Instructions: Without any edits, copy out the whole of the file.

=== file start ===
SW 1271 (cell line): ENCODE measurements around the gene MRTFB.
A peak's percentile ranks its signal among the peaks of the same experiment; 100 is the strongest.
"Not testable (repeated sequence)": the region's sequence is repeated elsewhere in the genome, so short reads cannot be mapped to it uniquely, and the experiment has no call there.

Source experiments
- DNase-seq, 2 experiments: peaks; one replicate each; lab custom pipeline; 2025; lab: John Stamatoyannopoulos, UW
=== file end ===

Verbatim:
SW 1271 (cell line): ENCODE measurements around the gene MRTFB.
A peak's percentile ranks its signal among the peaks of the same experiment; 100 is the strongest.
"Not testable (repeated sequence)": the region's sequence is repeated elsewhere in the genome, so short reads cannot be mapped to it uniquely, and the experiment has no call there.

Source experiments
- DNase-seq, 2 experiments: peaks; one replicate each; lab custom pipeline; 2025; lab: John Stamatoyannopoulos, UW